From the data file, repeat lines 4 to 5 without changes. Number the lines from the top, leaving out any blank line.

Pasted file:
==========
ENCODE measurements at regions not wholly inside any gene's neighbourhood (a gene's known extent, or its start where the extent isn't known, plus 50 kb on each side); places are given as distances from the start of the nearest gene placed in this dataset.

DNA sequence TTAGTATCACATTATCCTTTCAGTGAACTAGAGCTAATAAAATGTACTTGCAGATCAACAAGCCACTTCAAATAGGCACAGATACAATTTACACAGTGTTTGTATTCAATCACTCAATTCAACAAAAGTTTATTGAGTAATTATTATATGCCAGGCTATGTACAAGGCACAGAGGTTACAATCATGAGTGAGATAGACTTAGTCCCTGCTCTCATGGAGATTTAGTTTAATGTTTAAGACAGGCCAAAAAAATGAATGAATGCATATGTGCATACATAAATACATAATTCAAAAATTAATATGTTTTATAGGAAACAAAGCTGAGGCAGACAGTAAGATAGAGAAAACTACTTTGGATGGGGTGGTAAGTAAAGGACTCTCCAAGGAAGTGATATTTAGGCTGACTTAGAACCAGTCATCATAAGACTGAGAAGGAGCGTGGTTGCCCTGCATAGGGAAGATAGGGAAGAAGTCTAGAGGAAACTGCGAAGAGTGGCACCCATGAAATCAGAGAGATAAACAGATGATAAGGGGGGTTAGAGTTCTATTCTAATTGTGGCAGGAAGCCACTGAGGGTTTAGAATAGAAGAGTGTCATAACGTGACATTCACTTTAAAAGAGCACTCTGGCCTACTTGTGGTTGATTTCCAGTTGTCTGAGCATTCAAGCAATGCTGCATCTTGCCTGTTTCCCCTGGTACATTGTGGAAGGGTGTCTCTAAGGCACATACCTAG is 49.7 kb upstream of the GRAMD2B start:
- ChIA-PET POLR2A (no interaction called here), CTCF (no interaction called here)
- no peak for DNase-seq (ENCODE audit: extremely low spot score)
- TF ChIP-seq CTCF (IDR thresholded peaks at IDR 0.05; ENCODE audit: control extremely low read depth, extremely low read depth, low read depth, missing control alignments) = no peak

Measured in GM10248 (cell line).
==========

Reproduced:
- no peak for DNase-seq (ENCODE audit: extremely low spot score)
- TF ChIP-seq CTCF (IDR thresholded peaks at IDR 0.05; ENCODE audit: control extremely low read depth, extremely low read depth, low read depth, missing control alignments) = no peak